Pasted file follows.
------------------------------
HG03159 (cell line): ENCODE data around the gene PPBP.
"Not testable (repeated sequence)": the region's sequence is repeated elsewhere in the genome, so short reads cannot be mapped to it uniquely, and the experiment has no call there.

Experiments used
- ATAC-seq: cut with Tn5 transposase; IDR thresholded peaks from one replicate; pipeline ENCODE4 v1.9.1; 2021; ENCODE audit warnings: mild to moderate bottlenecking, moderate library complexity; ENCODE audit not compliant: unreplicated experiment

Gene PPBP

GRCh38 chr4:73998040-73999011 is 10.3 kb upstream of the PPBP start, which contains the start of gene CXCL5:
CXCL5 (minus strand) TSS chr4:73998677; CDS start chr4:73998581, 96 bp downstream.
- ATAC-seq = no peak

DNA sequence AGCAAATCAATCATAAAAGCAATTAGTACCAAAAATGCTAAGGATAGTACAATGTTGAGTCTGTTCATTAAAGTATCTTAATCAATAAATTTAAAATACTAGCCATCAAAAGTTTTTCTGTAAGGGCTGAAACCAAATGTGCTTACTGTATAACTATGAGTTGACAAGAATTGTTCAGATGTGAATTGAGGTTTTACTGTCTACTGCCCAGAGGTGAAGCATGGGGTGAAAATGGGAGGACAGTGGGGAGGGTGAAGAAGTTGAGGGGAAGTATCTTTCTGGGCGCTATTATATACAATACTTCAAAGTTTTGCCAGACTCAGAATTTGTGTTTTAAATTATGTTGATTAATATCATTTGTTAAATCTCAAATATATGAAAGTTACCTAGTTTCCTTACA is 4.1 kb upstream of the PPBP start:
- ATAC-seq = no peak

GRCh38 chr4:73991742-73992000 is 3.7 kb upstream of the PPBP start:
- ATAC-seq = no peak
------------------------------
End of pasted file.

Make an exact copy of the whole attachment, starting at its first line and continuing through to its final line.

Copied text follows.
HG03159 (cell line): ENCODE data around the gene PPBP.
"Not testable (repeated sequence)": the region's sequence is repeated elsewhere in the genome, so short reads cannot be mapped to it uniquely, and the experiment has no call there.

Experiments used
- ATAC-seq: cut with Tn5 transposase; IDR thresholded peaks from one replicate; pipeline ENCODE4 v1.9.1; 2021; ENCODE audit warnings: mild to moderate bottlenecking, moderate library complexity; ENCODE audit not compliant: unreplicated experiment

Gene PPBP

GRCh38 chr4:73998040-73999011 is 10.3 kb upstream of the PPBP start, which contains the start of gene CXCL5:
CXCL5 (minus strand) TSS chr4:73998677; CDS start chr4:73998581, 96 bp downstream.
- ATAC-seq = no peak

DNA sequence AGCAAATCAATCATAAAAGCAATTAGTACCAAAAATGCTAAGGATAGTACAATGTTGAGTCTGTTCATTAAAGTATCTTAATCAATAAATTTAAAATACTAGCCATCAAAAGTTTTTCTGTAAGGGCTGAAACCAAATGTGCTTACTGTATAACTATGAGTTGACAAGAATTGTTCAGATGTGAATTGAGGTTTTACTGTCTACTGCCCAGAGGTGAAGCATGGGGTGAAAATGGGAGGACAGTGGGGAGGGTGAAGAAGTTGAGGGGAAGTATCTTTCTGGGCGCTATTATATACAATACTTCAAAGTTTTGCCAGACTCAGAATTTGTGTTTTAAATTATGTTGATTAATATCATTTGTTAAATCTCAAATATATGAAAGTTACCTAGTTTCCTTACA is 4.1 kb upstream of the PPBP start:
- ATAC-seq = no peak

GRCh38 chr4:73991742-73992000 is 3.7 kb upstream of the PPBP start:
- ATAC-seq = no peak